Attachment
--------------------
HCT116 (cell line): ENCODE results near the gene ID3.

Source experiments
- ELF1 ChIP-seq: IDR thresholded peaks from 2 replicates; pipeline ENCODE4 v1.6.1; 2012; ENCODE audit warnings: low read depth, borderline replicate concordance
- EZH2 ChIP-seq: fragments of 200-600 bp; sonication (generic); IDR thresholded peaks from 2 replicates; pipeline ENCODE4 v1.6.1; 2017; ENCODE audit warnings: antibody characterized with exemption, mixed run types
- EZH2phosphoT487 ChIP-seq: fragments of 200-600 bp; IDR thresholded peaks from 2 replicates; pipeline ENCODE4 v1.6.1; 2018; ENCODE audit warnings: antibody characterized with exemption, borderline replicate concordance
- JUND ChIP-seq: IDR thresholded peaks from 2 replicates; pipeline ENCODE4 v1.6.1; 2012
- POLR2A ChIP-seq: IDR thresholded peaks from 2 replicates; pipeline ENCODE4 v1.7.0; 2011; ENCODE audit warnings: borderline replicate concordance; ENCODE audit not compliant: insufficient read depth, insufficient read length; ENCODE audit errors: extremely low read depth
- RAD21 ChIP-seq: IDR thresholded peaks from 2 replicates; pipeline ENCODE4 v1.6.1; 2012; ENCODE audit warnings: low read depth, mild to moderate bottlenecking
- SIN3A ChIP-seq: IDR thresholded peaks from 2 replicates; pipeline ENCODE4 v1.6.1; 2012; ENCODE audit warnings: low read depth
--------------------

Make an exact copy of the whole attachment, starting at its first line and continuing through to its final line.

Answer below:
HCT116 (cell line): ENCODE results near the gene ID3.

Source experiments
- ELF1 ChIP-seq: IDR thresholded peaks from 2 replicates; pipeline ENCODE4 v1.6.1; 2012; ENCODE audit warnings: low read depth, borderline replicate concordance
- EZH2 ChIP-seq: fragments of 200-600 bp; sonication (generic); IDR thresholded peaks from 2 replicates; pipeline ENCODE4 v1.6.1; 2017; ENCODE audit warnings: antibody characterized with exemption, mixed run types
- EZH2phosphoT487 ChIP-seq: fragments of 200-600 bp; IDR thresholded peaks from 2 replicates; pipeline ENCODE4 v1.6.1; 2018; ENCODE audit warnings: antibody characterized with exemption, borderline replicate concordance
- JUND ChIP-seq: IDR thresholded peaks from 2 replicates; pipeline ENCODE4 v1.6.1; 2012
- POLR2A ChIP-seq: IDR thresholded peaks from 2 replicates; pipeline ENCODE4 v1.7.0; 2011; ENCODE audit warnings: borderline replicate concordance; ENCODE audit not compliant: insufficient read depth, insufficient read length; ENCODE audit errors: extremely low read depth
- RAD21 ChIP-seq: IDR thresholded peaks from 2 replicates; pipeline ENCODE4 v1.6.1; 2012; ENCODE audit warnings: low read depth, mild to moderate bottlenecking
- SIN3A ChIP-seq: IDR thresholded peaks from 2 replicates; pipeline ENCODE4 v1.6.1; 2012; ENCODE audit warnings: low read depth